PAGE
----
A four-link Dirt Late Model rear suspension is designed to have a large range of rear stee
The parallel four-link rear suspension is common to Dirt Late Model, Dirt Modified stock cars, and Sprint Cars. The original purpose for using the four-link suspension was to have a suspension system that produced very little, even zero, rear steer as the chassis moved vertically. Racers, being true to their nature decided to experiment with various angles in the four-link and found that zero rear steer was not the most efficient under all circumstances.
Today, we have various schools of thought on where to position the links on a four-link system and many more theories on why. Let’s examine what happens with the various changes and look at the big picture to try to understand what is really happening to our cars. Even though the current trend among top Dirt Late Model racers is to minimize the steering characteristics of the rear suspension, there are times when even these teams must get radical.
Example 1: If the right side of our chassis travels up or down in the turns, we’ll see ne
Basic Four-Link Designs
We’ll be analyzing two basic designs of the four-link rear suspension, the “standard” four-link, that we’ll call a four-link, where both links are forward of the rearend axle tube, and the “Z” link where the top link is rearward and the bottom link is forward. Both of these designs can be positioned to produce near zero rear steer. The four-link design can be made to produce somewhat more rear steer than the Z-link.
One of the big differences between these systems is the effect of weight jacking and forced loading of the left rear tire with the four-link system. As we introduce more rear steer which moves the LR wheel forward, the angle of the bars is such that the wheel is forced down and in trying to lift the chassis, load is transferred onto the LR tire. This loading is desired by some in order to produce more bite under dry and slick conditions.
Example 2: Just as in the Z-link example, movement of the chassis with these settings wil
If you look at the way the car is situated when the rear is severely steered to the right, the LR tire is pointed more to the middle of the front tires and is driving from the middle of the car. Because of the added loading of this tire, most of the rear weight is on this tire. The RR tire is helping to locate the rear of the car, but does little to drive it off the corners.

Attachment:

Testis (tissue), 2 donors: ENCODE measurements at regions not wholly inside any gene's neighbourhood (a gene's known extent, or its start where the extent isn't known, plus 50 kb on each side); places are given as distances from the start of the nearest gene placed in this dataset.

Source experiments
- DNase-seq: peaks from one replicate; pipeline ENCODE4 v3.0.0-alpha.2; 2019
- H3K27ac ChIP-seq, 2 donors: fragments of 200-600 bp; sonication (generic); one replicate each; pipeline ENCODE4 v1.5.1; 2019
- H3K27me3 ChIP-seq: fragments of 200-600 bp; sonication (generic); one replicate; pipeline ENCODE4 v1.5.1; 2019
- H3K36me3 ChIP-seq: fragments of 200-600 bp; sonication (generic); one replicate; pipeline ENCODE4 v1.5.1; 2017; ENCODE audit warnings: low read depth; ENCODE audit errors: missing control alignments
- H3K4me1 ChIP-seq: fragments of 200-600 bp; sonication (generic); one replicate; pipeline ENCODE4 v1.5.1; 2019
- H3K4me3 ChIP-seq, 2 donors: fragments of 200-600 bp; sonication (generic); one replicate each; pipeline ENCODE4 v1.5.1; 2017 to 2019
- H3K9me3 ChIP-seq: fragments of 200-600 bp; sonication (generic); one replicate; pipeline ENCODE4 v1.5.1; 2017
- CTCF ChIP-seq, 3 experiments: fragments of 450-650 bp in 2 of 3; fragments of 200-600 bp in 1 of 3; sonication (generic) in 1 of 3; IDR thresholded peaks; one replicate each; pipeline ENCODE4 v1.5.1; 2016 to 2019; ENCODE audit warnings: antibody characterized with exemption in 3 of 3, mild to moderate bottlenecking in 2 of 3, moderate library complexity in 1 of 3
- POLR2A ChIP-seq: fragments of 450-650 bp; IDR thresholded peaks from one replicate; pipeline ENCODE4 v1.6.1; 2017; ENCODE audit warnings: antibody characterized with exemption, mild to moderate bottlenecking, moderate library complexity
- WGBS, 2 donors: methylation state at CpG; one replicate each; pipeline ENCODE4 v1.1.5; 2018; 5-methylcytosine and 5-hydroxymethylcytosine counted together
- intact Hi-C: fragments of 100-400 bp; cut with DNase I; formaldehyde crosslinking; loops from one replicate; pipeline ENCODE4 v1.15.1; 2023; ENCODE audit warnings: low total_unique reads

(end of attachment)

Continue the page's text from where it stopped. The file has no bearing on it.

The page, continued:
Both of the suspension types are usually attached to a birdcage that isn’t locked to the rear axle tube and where the rearend is free to rotate. A separate structure is attached to the rearend to control rotational movement of the rearend upon acceleration and braking. This could be a “third” link or pull bar, similar to that used on a three-link suspension, a lift arm that runs forward and is attached well in front of the rearend or a combination of several systems.
Here we see a car that is raised up on the left side, and there appears to be a lot of rea
If the link brackets were mounted solid to the rear axle tube, then as the car rolled in the turns, there would be a significant amount of binding going on because the birdcages would be moving different amounts and possibly in different directions. The suspension would be trying to twist the rearend as each axle tube would be rotated separately.
If we change the angles of the links so that one side of the car produces more fore/aft movement at the birdcage, we cause that end of the rearend to move in a direction that will cause the rear of the car to steer away from straight ahead. This is called rear steer and most of what is used for dirt racing is steering to the right.
Under some conditions, rear steer is less desirable, especially on hard and tight dirt tracks that act more like asphalt than dirt. Rear steer on dirt tracks that are slick is not only acceptable, but downright necessary under certain conditions.